LED vs. Halogen: Should I Convert to LED Lighting on my Boat?

Imtra’s lighting expert Colby Chevalier explains the key differences between LED and Halogen lighting for boats.

Over the last several years boat builders and owners all over the world have been switching the light fixtures within their boats from halogen and incandescent lighting to LED light fixtures and bulbs. This trend begs the question, why? In this article we will discuss the advantages and disadvantages to LED lighting, and why you might consider converting your boat to LED.

Wattage vs. Lumens

To compare LED lighting to Halogen and Incandescent lighting, we must first understand the key terms used to describe the two: wattage and lumens.

Wattage – Simply put, wattage measures how much energy is consumed by the fixture or bulb. This can also be measured in Amperes (commonly: Amps), for which the equation is: Amps = Watts / Volts, or Watts = Volts x Amps. While halogen and incandescent bulbs are most commonly rated by wattage, this does not actually describe the amount of light the bulb is outputting.

Lumens – This is the key term used to describe light output, and most commonly how LED bulbs and fixtures are rated and described. It is a fixed number, measured only in a lighting sphere, and is not related to distance away from that fixture. If a light puts out 200 lumens, it does so at 10’ or 100’ away.

In some instances you will see two ratings; “Raw Lumens” and “Fixture Lumens”. Raw lumens refer to the lumen output of the individual LED operating with no obstruction. Fixture lumens refer to the light output of the whole fixture, accounting for any inefficiencies of the fixture like a frosted lens or a reflector within the fixture. Fixture lumens are more important to consider when comparing lights, as this rating is the actual amount of light you will see.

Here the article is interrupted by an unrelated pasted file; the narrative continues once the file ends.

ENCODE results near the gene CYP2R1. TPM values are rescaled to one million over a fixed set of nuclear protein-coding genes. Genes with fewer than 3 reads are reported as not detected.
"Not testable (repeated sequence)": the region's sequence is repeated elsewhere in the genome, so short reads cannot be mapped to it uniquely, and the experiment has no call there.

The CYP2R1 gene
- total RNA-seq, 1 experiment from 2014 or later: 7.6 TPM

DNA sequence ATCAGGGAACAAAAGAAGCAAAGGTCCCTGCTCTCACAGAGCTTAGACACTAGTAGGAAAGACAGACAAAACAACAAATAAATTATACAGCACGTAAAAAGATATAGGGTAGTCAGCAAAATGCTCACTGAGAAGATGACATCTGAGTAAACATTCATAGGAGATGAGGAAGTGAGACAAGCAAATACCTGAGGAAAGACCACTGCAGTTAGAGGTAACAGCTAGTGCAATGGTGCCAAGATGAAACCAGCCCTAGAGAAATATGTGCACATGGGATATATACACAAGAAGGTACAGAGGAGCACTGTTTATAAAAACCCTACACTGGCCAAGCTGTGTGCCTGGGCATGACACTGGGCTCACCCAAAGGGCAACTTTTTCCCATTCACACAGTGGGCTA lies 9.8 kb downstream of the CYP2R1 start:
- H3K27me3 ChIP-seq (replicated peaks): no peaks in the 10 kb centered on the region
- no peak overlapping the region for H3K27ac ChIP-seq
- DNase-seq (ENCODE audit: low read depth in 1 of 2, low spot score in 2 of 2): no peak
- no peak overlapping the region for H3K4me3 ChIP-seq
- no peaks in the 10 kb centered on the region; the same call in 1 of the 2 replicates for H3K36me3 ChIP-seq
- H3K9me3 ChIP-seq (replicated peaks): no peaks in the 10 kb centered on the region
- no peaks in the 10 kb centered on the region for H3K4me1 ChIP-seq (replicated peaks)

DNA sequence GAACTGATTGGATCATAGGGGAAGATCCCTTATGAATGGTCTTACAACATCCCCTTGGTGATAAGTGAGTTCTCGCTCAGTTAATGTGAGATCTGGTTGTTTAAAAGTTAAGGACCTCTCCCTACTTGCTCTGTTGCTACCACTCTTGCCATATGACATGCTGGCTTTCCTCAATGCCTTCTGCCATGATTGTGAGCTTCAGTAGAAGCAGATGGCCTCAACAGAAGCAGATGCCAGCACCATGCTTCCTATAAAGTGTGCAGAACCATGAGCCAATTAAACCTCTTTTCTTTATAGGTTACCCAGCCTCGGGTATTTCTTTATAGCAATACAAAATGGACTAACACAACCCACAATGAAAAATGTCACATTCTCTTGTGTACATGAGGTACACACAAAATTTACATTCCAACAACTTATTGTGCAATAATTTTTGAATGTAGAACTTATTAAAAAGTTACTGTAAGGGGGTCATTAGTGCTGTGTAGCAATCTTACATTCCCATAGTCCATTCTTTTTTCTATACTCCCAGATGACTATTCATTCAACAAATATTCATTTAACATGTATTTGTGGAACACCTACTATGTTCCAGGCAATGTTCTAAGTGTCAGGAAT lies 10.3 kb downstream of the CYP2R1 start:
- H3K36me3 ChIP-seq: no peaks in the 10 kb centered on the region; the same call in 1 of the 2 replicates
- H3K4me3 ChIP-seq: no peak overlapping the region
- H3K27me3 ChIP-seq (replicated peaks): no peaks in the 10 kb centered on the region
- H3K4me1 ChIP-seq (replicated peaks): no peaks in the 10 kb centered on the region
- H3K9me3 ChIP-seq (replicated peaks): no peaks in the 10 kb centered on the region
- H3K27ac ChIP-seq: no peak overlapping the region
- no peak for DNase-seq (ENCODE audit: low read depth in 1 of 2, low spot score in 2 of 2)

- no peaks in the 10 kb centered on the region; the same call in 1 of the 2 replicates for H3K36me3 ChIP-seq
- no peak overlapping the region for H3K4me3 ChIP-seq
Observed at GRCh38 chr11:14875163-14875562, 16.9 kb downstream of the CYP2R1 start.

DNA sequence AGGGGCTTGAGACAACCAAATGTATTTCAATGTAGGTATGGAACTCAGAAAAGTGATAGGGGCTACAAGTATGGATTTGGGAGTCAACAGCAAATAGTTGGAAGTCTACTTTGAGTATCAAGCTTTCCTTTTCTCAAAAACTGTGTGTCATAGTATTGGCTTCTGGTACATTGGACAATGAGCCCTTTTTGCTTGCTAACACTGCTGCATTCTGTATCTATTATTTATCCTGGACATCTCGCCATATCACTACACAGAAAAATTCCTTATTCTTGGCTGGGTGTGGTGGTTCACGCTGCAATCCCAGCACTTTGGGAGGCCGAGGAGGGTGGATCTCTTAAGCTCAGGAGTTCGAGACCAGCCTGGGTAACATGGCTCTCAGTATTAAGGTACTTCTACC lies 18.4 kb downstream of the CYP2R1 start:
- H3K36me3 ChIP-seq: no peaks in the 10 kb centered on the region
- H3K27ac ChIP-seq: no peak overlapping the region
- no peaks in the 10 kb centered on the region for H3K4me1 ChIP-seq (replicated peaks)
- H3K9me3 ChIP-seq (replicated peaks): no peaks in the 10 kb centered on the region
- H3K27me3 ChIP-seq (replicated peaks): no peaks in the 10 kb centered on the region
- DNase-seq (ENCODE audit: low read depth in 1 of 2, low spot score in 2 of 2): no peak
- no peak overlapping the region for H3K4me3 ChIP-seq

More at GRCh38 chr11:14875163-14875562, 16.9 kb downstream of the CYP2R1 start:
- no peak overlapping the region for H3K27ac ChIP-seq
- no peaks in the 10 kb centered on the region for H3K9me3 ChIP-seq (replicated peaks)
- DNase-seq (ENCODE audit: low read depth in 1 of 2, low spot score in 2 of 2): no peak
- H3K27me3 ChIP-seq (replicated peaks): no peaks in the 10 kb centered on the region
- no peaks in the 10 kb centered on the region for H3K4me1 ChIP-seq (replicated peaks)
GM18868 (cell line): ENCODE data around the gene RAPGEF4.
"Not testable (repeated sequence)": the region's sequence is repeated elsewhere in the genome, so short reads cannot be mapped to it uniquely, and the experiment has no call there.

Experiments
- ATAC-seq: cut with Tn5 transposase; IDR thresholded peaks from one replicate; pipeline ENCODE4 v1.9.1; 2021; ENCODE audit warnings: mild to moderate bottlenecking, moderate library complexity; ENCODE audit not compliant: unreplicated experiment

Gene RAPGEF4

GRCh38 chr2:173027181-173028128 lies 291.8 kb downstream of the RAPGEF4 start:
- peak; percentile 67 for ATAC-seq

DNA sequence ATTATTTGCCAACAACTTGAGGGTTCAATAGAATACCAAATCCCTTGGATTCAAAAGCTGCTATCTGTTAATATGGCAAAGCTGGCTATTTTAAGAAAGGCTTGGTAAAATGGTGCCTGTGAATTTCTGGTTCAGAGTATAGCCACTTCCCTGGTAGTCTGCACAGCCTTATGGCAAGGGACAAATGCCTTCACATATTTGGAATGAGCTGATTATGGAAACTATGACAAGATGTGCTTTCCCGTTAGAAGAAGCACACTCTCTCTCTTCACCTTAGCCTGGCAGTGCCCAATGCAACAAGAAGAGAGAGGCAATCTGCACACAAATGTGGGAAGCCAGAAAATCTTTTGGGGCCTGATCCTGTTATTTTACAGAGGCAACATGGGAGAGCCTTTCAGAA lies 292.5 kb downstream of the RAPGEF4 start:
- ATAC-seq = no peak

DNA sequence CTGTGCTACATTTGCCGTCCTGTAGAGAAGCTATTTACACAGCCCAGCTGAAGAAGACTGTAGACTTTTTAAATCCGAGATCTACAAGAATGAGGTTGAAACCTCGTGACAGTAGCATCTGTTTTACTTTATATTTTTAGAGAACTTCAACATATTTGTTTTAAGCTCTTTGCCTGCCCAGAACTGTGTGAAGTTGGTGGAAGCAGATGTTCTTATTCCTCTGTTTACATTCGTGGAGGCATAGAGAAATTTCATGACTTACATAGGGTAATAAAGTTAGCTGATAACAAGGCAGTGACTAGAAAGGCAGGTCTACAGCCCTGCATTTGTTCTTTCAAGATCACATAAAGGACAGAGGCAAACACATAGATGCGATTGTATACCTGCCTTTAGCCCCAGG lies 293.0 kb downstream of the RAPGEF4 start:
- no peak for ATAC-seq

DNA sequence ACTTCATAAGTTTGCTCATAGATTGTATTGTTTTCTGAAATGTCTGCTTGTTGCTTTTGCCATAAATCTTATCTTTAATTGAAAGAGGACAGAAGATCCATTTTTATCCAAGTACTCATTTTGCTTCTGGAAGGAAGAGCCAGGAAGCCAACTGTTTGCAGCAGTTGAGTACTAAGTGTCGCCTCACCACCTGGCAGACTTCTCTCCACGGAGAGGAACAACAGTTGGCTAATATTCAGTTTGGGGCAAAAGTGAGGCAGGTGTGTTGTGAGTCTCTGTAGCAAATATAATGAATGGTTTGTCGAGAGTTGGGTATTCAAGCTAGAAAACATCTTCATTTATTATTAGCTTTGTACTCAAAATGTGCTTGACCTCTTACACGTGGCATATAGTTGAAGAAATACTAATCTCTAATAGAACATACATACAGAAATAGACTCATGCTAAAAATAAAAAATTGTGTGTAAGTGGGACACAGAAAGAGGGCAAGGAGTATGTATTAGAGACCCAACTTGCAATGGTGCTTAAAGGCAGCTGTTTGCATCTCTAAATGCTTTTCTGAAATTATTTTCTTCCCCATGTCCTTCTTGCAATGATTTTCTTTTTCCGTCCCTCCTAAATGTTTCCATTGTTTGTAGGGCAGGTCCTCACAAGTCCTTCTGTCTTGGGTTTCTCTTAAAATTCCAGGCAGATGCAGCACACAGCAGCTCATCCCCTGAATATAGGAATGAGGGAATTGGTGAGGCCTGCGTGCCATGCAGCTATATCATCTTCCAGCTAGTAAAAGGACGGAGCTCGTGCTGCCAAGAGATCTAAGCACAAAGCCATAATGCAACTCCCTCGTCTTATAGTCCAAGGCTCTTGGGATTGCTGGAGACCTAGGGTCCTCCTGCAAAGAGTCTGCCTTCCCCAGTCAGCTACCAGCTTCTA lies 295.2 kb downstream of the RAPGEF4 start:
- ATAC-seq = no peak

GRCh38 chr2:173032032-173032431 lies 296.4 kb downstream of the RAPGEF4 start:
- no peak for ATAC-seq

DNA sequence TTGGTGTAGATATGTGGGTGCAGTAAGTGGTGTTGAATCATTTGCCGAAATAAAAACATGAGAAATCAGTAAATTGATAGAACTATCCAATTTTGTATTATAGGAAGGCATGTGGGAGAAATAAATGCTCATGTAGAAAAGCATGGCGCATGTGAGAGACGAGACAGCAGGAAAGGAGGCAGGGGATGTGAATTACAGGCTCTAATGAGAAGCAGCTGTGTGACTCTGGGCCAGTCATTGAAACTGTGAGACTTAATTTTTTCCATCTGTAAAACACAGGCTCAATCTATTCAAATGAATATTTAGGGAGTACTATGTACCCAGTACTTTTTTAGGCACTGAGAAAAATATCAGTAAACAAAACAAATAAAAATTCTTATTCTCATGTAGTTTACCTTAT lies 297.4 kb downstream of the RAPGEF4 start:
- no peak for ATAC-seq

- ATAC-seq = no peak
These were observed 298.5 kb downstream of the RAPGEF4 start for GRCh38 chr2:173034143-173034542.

What are the main advantages to using LED lights?

Power Consumption – LED light fixtures and bulbs are far more power-efficient than their halogen equivalents. For example, an LED fixture with a light output equivalent to a 25-watt halogen bulb may actually consume only 4 or 5 watts. If your boat has 20-30 fixtures on board, that power savings really adds up, and reduces the number of DC batteries needed to power the circuit or the frequency at which the batteries need to be recharged.

If you’re a cruiser that spends more time at anchor or on a mooring than you do plugged into a dock, this energy saving means less time spent running your engine or generator to keep your boat lit up at night. This is particularly true for sailors who don’t spend much time running the engine while underway.

Focused Direction – Halogen and Incandescent lighting use a heated filament to emit light. That filament, as it heats up, emits lights in all directions equally, meaning that downlight with a filament bulb is throwing just as much light upwards into the body of the fixture, as downwards towards the space it is meant to illuminate.

ILSL-1806F

By comparison, an LED fixture uses diodes which emit light in only one direction. This means an LED fixture would emit light only in the specific direction it is intended to. This means very little of the light output is wasted by throwing light in directions the fixture isn’t intended to throw light.

Multi-Color Options – Because an LED fixture is a collection of light-emitting-diodes secured to an LED-driver-board, they are easily made to be multi-colored by populating that board with diodes that emit different colors. This means one LED fixture or bulb is capable emitting multiple light colors.

Tri-Color Light

Conversely, halogen and Incandescent bulbs can emit only the color the filament produces when electricity runs through it. The means a halogen or incandescent fixture must use multiple bulbs, or colored lenses to emit multiple colors.

Lifespan – The industry standard for the lifespan of an LED fixture is roughly 50,000 hours. As anyone who has used filament-style bulbs in their home or boat knows, halogen and incandescent bulbs do not last nearly that long.